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American Detective Fiction    April 1841-July 1891

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  Published in
Graham’s Magazine, April 4, 1841
    "Murders in the Rue Morgue" continued from p. 21

must have done) they did not perceive this great breadth itself, or, at all events, failed to take it into due consideration. In fact, having once satisfied themselves that no egress could have been made in this quarter, they would naturally bestow here a very cursory examination. It was clear to me, however, that the shutter belonging to the window at the head of the bed would, if swung fully back to the wall, reach to within two feet of the lightning rod. It was also evident that, by exertion of a very unusual degree of activity and courage, an entrance into the window, from the rod, might have been thus effected. By reaching to the distance of two feet and a half (we now suppose the shutter open to its whole extent) a robber might have taken a firm grasp upon the trelliswork. Letting go, then, his hold upon the rod, placing his feet firmly against the wall, and springing boldly from it, he might have swung the shutter so as to close it, and, if we imagine the window open at the time, might even have swung himself into the room.

“I wish you to bear especially in mind that I

    have spoken of a very unusual degree of activity as requisite to success in so hazardous and so difficult a feat. It is my design to show you, first, that the thing might possibly have been accomplished:—but, secondly and chiefly, I wish to impress upon your understanding the very extraordinary—the almost præternatural character of that agility which could have accomplished it.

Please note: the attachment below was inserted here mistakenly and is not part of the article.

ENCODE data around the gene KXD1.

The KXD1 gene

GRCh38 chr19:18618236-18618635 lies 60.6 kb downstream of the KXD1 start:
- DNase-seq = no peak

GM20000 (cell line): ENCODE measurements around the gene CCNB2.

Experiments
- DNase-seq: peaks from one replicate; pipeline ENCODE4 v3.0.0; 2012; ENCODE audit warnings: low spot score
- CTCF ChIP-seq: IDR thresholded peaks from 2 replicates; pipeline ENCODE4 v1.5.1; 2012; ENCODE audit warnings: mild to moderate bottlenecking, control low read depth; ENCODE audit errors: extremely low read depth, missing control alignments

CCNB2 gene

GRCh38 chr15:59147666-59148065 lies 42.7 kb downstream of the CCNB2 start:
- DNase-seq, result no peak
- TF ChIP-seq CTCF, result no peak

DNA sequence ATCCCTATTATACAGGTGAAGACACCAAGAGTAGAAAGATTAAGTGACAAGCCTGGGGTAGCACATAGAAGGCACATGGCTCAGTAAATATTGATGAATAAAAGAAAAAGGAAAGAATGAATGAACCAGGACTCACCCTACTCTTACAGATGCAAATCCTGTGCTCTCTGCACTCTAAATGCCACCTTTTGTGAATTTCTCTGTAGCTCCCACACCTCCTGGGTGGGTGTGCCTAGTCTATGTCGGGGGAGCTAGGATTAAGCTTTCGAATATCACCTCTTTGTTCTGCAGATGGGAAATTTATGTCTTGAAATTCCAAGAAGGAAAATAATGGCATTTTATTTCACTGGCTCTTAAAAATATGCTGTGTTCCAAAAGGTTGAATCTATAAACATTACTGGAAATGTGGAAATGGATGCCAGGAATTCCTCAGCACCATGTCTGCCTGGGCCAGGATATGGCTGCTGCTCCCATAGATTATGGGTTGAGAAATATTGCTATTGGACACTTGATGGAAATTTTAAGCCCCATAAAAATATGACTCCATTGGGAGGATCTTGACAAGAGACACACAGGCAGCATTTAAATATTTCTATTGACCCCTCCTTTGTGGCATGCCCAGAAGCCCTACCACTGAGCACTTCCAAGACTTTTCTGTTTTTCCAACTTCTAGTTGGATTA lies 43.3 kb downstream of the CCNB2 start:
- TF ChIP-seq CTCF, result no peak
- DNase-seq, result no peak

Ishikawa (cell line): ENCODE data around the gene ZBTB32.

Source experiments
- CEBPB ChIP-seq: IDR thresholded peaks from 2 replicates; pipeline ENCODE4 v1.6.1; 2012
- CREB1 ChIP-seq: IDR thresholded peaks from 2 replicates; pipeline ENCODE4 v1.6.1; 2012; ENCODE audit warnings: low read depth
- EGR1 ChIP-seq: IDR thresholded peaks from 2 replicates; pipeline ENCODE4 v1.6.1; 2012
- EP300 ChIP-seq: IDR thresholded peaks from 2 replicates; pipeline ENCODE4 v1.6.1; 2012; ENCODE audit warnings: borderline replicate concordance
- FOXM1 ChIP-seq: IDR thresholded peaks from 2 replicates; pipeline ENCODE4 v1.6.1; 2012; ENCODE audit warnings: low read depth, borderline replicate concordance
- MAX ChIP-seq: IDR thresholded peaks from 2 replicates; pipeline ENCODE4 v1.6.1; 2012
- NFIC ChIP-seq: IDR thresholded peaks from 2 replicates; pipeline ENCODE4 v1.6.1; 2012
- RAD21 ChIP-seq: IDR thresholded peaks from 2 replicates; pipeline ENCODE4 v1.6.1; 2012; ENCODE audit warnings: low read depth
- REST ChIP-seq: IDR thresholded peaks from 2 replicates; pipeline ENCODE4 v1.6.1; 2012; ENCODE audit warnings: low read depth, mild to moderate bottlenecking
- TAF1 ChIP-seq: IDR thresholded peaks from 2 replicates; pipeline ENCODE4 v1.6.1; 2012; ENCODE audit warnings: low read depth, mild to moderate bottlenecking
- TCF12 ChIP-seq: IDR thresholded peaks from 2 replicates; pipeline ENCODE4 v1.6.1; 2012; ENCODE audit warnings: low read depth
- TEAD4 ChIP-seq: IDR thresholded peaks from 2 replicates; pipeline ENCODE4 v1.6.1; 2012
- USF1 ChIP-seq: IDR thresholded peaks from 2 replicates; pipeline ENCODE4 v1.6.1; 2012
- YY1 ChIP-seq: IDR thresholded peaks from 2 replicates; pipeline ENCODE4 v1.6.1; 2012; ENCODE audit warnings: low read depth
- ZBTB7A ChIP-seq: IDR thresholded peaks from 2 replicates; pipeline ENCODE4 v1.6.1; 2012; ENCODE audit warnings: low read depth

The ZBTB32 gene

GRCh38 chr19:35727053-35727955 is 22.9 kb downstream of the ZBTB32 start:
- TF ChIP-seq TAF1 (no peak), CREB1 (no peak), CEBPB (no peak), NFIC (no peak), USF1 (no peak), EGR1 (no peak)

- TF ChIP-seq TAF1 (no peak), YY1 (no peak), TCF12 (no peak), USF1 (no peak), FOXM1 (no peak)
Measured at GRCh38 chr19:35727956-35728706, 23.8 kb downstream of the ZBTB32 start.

“You will say, no doubt, using the language of the law, that ‘to make out my case,’ I should rather undervalue, than insist upon a full estimation of the activity required in this matter. This may be the practice in law, but it is not the usage of reason. My ultimate object is only the truth. My immediate purpose is to lead you to place in juxtaposition, that very unusual activity of which I have just spoken, with that very peculiar shrill (or harsh) and unequal voice, about whose nationality no two persons could be found to agree, and in whose utterance no syllabification could be detected.”

At these words a vague and half-formed conception of the meaning of Dupin flitted

Continued on p. 23

   
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